This is a decent story, but the execution is a bit slow.
Memory Alpha has a summary here.
There's a sneaky message in here that's kind of interesting. In essence, Ron Moore seems to be arguing that legends - whether they be about Davey Crockett at the Alamo or Kor, the Dahar Master - have an enormous and valuable power to elevate the spirit. And personally, I find it hard to disagree. The tale of George Washington chopping down a cherry tree and then fessing up to his mistake, for example, is almost certainly apocryphal -- but how many early Americans were inspired to do the right thing because of it? While I care about historical accuracy as much as the next person, relentless "de-mythologizing" - the tearing down of harmless fictions - can make us overly cynical and petty.
There are also some nice character moments to be found here. For instance, I love Quark's speech to Ezri regarding what she deserves as a Dax. It is sweet -- and also utterly sincere. And the dignified way in which Kor responds to Martok's mean-spirited taunts is also quite impressive. But as I said above, the overall presentation drags a bit. To be honest, I check my watch a few times, especially when the episode gets bogged down in Martok's back-story with Kor. I understand what Moore was going for there, but that particular scene feels a little too "talky" for my taste.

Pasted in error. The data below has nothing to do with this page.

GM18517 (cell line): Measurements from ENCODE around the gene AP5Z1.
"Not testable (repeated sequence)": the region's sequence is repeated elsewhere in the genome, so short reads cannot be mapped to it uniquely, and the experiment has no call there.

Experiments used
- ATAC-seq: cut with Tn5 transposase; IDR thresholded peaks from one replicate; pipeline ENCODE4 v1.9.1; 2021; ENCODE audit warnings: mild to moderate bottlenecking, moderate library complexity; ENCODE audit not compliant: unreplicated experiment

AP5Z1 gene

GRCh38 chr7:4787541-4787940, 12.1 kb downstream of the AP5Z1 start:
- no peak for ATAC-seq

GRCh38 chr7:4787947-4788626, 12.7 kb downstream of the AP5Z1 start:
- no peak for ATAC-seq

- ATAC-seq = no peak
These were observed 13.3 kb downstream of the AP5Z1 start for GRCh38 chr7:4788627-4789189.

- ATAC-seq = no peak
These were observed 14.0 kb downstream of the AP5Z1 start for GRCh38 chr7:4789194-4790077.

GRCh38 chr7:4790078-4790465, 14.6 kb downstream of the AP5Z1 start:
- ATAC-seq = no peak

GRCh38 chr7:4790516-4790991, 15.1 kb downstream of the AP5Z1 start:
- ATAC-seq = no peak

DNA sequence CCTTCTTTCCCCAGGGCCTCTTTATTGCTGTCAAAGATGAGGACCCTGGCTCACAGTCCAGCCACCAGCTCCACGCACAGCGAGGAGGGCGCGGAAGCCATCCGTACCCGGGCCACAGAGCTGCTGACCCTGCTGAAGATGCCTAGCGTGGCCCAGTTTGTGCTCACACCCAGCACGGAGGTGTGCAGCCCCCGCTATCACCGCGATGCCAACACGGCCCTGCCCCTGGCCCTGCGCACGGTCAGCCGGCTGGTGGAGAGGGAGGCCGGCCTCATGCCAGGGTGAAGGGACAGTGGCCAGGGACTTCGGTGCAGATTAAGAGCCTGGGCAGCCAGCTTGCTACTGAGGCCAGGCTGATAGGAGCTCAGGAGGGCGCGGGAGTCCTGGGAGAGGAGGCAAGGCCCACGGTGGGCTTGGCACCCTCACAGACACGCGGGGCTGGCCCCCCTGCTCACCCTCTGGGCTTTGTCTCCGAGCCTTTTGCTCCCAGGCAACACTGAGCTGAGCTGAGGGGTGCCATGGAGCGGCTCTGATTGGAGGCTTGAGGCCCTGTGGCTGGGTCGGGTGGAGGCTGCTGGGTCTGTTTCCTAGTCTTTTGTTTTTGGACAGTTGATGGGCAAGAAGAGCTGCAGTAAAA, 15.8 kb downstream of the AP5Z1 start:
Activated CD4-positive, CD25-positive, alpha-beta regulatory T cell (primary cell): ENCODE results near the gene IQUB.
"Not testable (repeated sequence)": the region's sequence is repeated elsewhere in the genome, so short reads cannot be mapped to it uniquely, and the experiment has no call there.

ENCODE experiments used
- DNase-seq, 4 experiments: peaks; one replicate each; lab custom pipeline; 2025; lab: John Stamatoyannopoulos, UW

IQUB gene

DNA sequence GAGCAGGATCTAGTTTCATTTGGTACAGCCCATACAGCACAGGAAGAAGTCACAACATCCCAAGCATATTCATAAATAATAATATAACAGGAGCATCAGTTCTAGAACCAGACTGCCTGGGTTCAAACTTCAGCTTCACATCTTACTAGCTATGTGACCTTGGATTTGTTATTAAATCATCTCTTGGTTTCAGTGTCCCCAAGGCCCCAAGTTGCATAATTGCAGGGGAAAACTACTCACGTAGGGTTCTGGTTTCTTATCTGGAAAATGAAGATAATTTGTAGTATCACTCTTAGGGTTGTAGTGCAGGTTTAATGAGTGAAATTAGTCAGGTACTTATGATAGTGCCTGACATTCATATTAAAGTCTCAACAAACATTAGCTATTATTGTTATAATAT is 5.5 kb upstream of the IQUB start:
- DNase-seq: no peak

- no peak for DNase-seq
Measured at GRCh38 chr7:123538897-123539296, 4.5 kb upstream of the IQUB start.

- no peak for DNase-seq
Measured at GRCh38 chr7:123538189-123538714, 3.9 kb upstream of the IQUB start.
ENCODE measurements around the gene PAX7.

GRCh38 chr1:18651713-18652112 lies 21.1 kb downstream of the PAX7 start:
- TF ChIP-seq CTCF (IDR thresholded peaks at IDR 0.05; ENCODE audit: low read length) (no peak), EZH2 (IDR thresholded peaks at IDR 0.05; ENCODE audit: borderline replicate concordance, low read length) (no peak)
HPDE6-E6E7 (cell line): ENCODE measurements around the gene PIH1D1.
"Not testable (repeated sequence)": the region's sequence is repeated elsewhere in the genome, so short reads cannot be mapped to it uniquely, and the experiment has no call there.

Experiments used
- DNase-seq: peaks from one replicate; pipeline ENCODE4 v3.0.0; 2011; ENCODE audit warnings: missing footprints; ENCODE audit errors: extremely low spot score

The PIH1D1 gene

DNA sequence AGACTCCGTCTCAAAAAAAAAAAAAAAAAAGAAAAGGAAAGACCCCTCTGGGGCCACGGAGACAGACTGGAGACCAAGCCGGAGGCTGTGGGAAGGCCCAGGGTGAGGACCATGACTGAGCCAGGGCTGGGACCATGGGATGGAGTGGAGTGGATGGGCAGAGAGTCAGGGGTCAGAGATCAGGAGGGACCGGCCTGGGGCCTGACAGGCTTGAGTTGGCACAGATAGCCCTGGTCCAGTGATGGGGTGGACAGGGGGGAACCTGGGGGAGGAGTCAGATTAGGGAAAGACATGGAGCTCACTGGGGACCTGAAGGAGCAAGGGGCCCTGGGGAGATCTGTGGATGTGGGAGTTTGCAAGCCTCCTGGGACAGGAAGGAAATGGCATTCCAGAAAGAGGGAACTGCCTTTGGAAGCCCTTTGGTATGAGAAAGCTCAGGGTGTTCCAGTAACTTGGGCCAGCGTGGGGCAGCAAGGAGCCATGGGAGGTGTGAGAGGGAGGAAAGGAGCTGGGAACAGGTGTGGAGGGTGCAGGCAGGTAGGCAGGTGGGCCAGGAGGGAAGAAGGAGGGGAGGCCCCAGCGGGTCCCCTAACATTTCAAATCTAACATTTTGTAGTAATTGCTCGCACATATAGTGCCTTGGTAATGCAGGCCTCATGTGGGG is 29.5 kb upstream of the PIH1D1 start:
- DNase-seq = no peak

Moore's basic idea is good, but there's too much telling and not enough showing.
John Colicos and J.G. Hertzler are awesome, of course, but some of the other Klingon performances fall flat.
Yes -- legends do uplift individuals and larger societies.